DeDe: Any deconstructive projects you want to share with us?
The Elks Lodge in Elmhurst, Queens, where a large mahogany bar was rescued.
Justin: Since we operate in New York City, we mainly work on interiors of larger buildings. Two years ago, we removed a great mahogany bar from an old Elk Lodge in Elmhurst, Queens, where Louis Armstrong and other jazz greats that lived in Queens used to play. A church had bought the lodge and was ripping out the bars. Two sisters that were opening a bar in Brooklyn bought the bar and reinstalled it and it looks fantastic—a great reuse story.
DeDe: Do you see any trends in regard to what your customers are looking for?
Justin: Salvaged and antique lumber is a huge draw for customers. We salvage the wood from old buildings in the cities by working with demolition contractors. The lumber often has a great patina that speaks to its age.
DeDe: Who are your customers?
Justin: Our customers vary greatly from contractors, homeowners, restaurateurs, renters, artists, non-profits—anyone and everyone is welcome to shop at our stores! Often, our customers visit our stores with specific items and sizes in mind, but many times customers come in with an open mind, ready to uncover unexpected treasures.
DeDe: What is your pricing philosophy?
Justin: We price our inventory at 40- to 80-percent off their new or market value. This can be tricky with antiques, so we do our best to research items current value and mark it down from there.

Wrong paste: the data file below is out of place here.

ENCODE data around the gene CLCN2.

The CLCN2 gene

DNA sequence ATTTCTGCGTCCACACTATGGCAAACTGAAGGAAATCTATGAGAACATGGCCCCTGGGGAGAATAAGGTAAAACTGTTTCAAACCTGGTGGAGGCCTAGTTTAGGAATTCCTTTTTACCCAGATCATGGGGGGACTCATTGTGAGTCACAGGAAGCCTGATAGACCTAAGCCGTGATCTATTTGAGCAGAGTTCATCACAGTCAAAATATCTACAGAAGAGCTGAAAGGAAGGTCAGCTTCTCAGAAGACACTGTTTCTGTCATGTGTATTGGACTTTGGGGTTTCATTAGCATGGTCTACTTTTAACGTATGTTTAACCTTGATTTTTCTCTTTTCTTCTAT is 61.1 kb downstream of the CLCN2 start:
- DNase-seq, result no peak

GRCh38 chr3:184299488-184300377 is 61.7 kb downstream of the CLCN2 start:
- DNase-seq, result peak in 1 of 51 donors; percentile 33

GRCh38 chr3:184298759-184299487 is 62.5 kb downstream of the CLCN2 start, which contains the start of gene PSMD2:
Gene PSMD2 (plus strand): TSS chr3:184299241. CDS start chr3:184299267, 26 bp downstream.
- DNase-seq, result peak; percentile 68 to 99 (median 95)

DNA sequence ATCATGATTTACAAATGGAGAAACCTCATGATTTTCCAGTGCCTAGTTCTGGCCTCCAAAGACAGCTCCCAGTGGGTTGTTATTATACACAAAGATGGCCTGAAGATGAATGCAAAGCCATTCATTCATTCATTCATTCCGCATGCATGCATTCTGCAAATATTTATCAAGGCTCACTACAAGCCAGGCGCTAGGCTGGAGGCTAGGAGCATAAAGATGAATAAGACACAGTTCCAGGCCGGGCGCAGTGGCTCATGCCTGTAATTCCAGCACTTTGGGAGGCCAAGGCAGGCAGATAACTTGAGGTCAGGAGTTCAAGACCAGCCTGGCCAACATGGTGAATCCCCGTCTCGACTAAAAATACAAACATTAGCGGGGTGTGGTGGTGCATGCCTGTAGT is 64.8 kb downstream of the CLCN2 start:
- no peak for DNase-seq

DeDe: What do you have in your inventory right now that is really special?
Justin: We have incredible post office windows from the original Grand Central Terminal Post Office. They’re complete sets, with the brass frames, antique glass and metal bars—they are more than 100 years old. They are amazing so we are hoping to find a good home for them.
DeDe: Any upcoming events you wish to share?
Beautiful wood paneling, rescued from Landmark buildings in NYC.
Justin: We’re having a bathroom fixture sale at both our warehouses this month; 20-percent off through the end of February! We often have volunteer days or workshops—please feel free to sign up for our weekly e-newsletter to stay informed about upcoming events and sales at our stores.
DeDe: Drop a few words of wisdom on us; anything.
Justin: We really like this quote from John Sawhill, the former president of the Nature Conservancy: “For in the end, our society will be defined not by what we create, but by what we refuse to destroy.”
Build It Green! NYC has two locations: one is located at 69 9th St., Brooklyn, N.Y. 11215, 718.725.8925; the other is at 3-17 26th Ave, Astoria, N.Y. 11102, 718.777.0132. Store hours are: Mon. -Fri. 10 a.m. -6 p.m.; Sat.-Sun. 10 a.m. – 5 p.m.; Visit its website at http://www.bignyc.org/.
DeDe Sullivan is a retrophile with a particular fondness for junktiques; discarded vintage treasures whose aesthetic worth far exceeds its monetary value. Her blog, VintageandFlea.com, documents her junking and antiquing adventures. This includes sharing her favorite places to score unique items, the history behind unusually finds, along with display and upcycling ideas. Have a question or story to tell? Shoot her an e-mail at firstname.lastname@example.org!